individual/team goals
This will offer benchmarks
for employees to strive
towards excellence
Setting
Individual
Performance
Goals
Compensation packages
Type of task
Moral & physical support
Host environment
Multicultural adjustability
Variables
Impacting
Performance
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Paying Expatriates
Objectives to be achieved
Attract qualified & interested employees
Facilitate movement of expatriates between subsidiaries
Consistent & reasonable relationship between pay levels
Cost-effective
Problems faced in deciding remuneration package
Discrepancies in pay between parent, host & third country
nationals
Vary compensation based on family situation of expat
Remuneration when re-entering parent-country organisation
Must accommodate changes in international business
environment
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Components of Remuneration
Package
Base salary
Benefits
Allowances
Incentives
Taxes
Tax equalisation
Tax protection
Factors Influencing Compensation
Internal Environment
Goal Orientation
Capacity to pay
Competitive strategy
Organisational culture
Internal workforce composition
Labour relations
Subsidiary role
External Environment
Parent nationality
Labour market characteristics
Local culture
Home & host country govts role
Industry type
Competitors strategies
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Approaches to Designing the Pay
Package
Balance-sheet approach
Going-rate approach
Lumpsum method
Cafeteria approach
Regional approach
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Repatriation
Preparation
Physical
Relocation
Transition
Readjustment
The activity of bringing
the expat back to the
home country
Can cause re-entry shock
or reverse culture shock
Reasons
Posting period over
Childrens education
Not happy with overseas
assignment
Failure to do a good job
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Types of Assignments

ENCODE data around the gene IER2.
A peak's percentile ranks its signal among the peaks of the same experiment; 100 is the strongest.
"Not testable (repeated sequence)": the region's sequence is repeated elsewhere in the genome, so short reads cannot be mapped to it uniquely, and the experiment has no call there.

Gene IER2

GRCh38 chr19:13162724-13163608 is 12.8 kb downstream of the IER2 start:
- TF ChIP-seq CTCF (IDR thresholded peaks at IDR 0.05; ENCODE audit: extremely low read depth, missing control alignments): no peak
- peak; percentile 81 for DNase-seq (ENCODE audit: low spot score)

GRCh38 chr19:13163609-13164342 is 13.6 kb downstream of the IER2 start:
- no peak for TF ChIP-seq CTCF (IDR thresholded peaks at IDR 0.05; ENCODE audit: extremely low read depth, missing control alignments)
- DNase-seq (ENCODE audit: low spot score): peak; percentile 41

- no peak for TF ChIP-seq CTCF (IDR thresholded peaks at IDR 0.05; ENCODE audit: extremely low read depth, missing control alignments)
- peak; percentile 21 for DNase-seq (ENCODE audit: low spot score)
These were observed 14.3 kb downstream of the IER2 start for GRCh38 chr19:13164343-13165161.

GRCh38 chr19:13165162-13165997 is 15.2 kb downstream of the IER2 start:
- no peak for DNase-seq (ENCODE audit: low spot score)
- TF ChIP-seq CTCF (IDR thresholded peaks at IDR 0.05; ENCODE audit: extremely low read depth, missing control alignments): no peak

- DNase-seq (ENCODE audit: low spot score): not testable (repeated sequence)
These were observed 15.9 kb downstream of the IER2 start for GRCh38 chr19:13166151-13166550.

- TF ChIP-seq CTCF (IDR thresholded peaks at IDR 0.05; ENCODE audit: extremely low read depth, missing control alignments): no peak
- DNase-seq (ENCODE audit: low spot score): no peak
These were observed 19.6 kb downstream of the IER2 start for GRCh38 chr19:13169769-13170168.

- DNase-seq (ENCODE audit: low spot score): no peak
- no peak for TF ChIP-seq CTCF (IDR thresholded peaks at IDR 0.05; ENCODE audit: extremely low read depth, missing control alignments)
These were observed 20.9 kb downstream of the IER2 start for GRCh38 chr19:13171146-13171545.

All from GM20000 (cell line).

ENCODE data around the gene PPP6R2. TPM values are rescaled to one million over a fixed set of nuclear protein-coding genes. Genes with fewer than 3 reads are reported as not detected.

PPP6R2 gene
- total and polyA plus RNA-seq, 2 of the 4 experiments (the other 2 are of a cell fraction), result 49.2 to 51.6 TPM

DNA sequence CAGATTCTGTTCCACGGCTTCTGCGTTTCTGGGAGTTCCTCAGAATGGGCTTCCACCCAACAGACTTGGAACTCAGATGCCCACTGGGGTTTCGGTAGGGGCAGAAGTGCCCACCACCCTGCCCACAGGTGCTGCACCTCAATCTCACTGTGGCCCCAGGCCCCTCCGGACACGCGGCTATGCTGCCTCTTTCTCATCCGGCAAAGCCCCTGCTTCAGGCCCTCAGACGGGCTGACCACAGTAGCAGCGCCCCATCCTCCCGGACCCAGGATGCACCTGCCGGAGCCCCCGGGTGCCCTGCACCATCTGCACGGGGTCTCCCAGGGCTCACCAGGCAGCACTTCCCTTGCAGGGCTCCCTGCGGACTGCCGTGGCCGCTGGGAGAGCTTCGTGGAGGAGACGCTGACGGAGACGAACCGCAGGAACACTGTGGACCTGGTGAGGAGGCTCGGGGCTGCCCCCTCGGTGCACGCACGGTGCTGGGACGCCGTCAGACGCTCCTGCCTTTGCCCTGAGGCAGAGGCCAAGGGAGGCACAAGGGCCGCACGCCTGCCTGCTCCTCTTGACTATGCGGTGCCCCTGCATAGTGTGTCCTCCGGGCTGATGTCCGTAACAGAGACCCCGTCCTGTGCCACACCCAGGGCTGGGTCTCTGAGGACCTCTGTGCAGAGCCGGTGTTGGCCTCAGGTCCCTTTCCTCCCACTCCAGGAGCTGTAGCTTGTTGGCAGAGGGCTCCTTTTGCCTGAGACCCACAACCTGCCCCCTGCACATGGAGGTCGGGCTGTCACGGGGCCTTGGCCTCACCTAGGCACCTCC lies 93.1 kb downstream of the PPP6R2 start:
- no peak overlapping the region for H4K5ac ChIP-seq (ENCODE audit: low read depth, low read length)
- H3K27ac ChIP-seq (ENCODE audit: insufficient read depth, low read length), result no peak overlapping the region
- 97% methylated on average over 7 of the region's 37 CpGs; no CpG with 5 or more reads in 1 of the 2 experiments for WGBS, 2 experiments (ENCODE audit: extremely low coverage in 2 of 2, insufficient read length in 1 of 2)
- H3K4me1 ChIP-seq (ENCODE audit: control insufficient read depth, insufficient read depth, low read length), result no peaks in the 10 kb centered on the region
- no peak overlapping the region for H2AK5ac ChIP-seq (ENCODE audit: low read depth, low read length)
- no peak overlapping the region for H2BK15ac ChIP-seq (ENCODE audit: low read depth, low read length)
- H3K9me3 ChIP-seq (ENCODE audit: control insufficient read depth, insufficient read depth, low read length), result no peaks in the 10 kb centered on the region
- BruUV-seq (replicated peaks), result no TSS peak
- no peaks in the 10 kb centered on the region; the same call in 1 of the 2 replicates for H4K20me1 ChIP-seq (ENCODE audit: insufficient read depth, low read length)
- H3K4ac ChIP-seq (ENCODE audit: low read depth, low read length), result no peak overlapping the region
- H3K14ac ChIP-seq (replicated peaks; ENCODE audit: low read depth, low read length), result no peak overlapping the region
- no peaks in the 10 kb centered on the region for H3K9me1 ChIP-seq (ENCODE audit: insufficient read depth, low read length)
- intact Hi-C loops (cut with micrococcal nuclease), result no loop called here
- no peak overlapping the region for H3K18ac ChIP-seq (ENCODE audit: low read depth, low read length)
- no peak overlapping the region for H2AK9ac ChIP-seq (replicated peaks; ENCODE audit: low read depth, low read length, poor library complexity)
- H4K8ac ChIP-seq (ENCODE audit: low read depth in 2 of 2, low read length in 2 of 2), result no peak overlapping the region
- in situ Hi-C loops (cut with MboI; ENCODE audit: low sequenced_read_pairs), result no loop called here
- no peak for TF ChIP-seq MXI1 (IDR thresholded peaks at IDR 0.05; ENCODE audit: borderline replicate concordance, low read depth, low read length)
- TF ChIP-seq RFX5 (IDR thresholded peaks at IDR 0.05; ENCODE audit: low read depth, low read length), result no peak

Business
Visits
Short-term Commuter Long-term
Min. Duration 1-30 days 1-3 months Returns home
at regular
intervals
6-12 months
Max. Duration 183 days 6-12 months 2-4 years 3-5 years
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Short term assignments

Advantages
Employee less restricted by family
concerns
Spouses career unaffected
Generally less expensive
Disadvantages
Family split
Identical benefits taxed differently
in home & host
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Commuter assignments

Advantages
Childrens education
undisturbed
Spouses career unaffected
Disadvantages
Big strain on family
relations if more than 1
year
Long term assignments

Advantages
Family remains together
All emoluments subject to a
single tax legislation
Disadvantages
Spouses career affected
Childrens education disturbed
Loss of support from relatives &
friends
International Labour Relations
Handling Labour Issues
Delegated to foreign
subsidiaries
Labour relations centralised
when inter-subsidiary
production integration is
present
Depends on nationality of
ownership of subsidiary
More intervention when
subsidiary is of strategic
importance
Union Tactics
Strike most common tactic
International Trade Secretariats
(ITS)
Lobbying for restrictive national
legislations
Intervention of ILO, UNCTAD, EU
& OECD
Principles of ILO
Freedom of associations
Right to organise &
collectively bargain
Abolition of forced labour
Non-discrimination in
employment
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Multiculturalism
Culture customs, beliefs, norms & values that guide behaviour of people
in a society or passed on from one generation to the next
Multiculturalism people from many cultures (countries) interact
regularly
Benefits
Greater creativity & innovation
Sensitivity in dealing with foreign customers
Possibilities of hiring best talent
Superorganisational culture
Universally acceptable HR policies & practices
Functions of IHR manager
Possess strong personal identity
Have knowledge of beliefs & values of different cultures
Display sensitivity
Communicate clearly according to the cultural group
Cultivate cosmopolitan outlook & attitudes
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Power Distance Uncertainty avoidance
Individualism Masculinity
Hofstedes
Cultural
Dimensions